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USMLE – Investigation of Gastrointestinal Disease

A wide range of tests are available for the investigation of patients with gastrointestinal symptoms. These can be classified broadly into tests of structure, tests of infection and tests of function.


Plain radiographs
Plain radiographs of the abdomen show the distribution of gas within the small and large intestines and are useful in the diagnosis of intestinal obstruction where dilated loops of bowel and (in the erect position) fluid levels are seen. The outlines of soft tissues such as liver, spleen and kidneys are usually visible, and calcification of these organs as well as pancreas, blood vessels, lymph nodes and calculi may be detected. Abdominal radiographs do not help in cases of gastrointestinal bleeding. A chest radiograph shows the diaphragm, and erect films may detect subdiaphragmatic free air in cases of perforation. Unexpected pulmonary problems such as pleural effusions will also be revealed.

Contrast studies
These provide more information than plain films. Barium sulphate is inert and provides good mucosal coating and excellent opacification. It can, however, solidify and impact proximal to an obstructive lesion. Water-soluble contrast is used to opacify bowel prior to abdominal computed tomography and in cases of suspected perforation but is less radio-opaque and is also irritant if aspirated into the lungs. Contrast studies are carried out under fluoroscopic control, which allows assessment of motility and correct patient positioning. The double contrast technique improves mucosal visualization by using gas to distend the barium coated intestinal surface.

Although the wall of the gut itself is not seen, barium studies are useful for detecting filling defects, which may be intraluminal (e.g. food or feces), intramural (e.g, carcinoma) or extramural (e.g, lymph nodes). Strictures, erosions, ulcers and motility disorders can all be detected.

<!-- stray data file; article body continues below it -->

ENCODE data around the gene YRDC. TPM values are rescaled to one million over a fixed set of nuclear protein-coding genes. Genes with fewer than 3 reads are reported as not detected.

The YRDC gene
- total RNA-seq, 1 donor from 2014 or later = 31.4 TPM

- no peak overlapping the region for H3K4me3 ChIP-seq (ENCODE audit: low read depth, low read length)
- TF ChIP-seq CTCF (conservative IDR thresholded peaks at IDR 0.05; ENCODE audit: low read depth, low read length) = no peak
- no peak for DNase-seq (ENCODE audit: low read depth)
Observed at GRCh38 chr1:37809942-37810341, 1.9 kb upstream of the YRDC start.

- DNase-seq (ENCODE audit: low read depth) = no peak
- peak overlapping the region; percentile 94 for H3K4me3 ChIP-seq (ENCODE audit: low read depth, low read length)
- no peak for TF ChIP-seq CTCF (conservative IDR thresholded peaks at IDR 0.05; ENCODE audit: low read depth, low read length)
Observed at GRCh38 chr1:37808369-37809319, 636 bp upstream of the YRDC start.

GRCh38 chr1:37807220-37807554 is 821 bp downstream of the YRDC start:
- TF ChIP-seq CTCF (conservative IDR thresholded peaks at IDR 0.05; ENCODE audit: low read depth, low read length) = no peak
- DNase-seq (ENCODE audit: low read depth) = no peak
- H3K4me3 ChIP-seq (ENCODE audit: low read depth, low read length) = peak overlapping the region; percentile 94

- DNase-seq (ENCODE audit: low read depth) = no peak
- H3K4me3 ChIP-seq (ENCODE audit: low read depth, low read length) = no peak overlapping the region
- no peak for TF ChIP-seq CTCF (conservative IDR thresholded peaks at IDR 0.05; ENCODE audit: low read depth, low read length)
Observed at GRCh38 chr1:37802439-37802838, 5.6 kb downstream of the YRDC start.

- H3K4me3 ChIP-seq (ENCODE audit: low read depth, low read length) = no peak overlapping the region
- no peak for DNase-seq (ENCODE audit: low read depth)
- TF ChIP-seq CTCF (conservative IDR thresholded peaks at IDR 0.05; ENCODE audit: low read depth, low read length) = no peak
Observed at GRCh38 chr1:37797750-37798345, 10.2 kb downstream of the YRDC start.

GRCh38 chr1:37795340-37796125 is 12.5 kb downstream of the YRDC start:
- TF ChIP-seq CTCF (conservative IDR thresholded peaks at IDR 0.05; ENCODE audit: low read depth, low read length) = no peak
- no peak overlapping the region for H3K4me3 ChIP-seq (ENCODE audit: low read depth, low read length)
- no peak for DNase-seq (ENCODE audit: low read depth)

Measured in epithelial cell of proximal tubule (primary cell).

Ultrasound, computed tomography (CT) and magnetic resonance imaging (MRI)
These are increasingly used in the evaluation of intraabdominal disease. They are non-invasive and offer detailed images of the abdominal contents.

Fiberoptic endoscopy is used to examine the esophagus, stomach, duodenum and colon. Originally, light was passed down flexible quartz fibers and the reflected light passed back up to the investigator by thousands of bundles. In recent years video endoscopy has replaced fiberoptic endoscopes and the images are displayed on a color television monitor. Endoscopes have controls to allow steering of the tip and also possess channels for suction and insufflation of air and water. An increasing array of instruments can be passed down the endoscope to allow both diagnostic and therapeutic procedures.

Upper gastrointestinal endoscopy
After the patient has fasted for at least 4 hours, this is performed under light intravenous benzodiazepine sedation or using only local anaesthetic throat spray. With the patient in the left lateral position the entire esophagus (excluding pharynx), stomach and first two parts of duodenum can be seen.

Using a longer endoscope (enteroscope) it is possible to visualize a large portion of the small intestine. Enteroscopy is of special value in the assessment of obscure. recurrent gastrointestinal bleeding.

Sigmoidoscopy and colonoscopy
Sigmoidoscopy can be carried out either in the outpatient clinic using 20 cm rigid plastic sigmoidoscope or in the endoscopy suite using a 60 cm flexible instrument following a disposable enema for bowel preparation. When sigmoidoscopy is combined with proctoscopy, accurate detection of hemorrhoids, ulcerative colitis and distal colorectal neoplasia is possible. After full bowel cleansing it is possible to examine the entire colon and often the terminal ileum using a longer colonoscope.